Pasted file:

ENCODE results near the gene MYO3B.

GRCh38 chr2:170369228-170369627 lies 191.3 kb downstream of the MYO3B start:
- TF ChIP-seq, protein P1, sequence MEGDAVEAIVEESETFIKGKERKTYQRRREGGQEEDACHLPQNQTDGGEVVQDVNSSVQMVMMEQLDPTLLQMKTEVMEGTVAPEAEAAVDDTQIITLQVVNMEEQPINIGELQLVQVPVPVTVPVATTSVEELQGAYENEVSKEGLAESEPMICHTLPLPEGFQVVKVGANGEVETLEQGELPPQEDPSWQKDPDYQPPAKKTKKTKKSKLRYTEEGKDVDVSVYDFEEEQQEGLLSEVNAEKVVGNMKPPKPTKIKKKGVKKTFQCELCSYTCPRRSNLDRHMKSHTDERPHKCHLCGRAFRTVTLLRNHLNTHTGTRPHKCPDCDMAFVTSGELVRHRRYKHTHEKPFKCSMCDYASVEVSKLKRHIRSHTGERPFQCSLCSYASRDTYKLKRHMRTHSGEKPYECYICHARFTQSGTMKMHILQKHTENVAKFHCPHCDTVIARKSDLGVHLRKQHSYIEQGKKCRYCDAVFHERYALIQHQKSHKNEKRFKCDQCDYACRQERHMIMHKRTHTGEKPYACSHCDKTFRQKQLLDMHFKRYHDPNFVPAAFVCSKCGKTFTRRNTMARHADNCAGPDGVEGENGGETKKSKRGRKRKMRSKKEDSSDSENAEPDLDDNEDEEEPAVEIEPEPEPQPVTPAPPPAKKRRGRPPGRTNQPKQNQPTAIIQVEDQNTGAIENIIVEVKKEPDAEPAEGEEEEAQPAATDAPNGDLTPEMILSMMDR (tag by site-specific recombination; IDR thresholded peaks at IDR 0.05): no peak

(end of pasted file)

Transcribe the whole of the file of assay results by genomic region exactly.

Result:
ENCODE results near the gene MYO3B.

GRCh38 chr2:170369228-170369627 lies 191.3 kb downstream of the MYO3B start:
- TF ChIP-seq, protein P1, sequence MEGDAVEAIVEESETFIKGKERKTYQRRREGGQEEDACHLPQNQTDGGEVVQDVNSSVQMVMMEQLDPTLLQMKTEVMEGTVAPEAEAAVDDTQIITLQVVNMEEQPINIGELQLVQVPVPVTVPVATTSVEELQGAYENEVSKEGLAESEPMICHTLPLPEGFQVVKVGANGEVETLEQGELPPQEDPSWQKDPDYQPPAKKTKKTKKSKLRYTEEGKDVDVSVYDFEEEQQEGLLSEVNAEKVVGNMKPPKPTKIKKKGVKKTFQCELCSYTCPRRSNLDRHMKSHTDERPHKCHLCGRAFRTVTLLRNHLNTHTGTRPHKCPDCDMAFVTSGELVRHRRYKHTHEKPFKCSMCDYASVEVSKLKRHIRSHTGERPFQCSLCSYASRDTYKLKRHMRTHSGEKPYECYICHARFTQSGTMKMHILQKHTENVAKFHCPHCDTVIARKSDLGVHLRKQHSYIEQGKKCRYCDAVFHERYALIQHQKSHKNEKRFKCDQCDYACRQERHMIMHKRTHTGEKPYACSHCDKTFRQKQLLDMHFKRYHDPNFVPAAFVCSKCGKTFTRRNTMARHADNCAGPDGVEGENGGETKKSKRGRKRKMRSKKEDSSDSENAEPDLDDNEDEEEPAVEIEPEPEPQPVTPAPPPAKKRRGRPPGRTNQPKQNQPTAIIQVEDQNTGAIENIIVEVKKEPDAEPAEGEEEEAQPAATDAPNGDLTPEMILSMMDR (tag by site-specific recombination; IDR thresholded peaks at IDR 0.05): no peak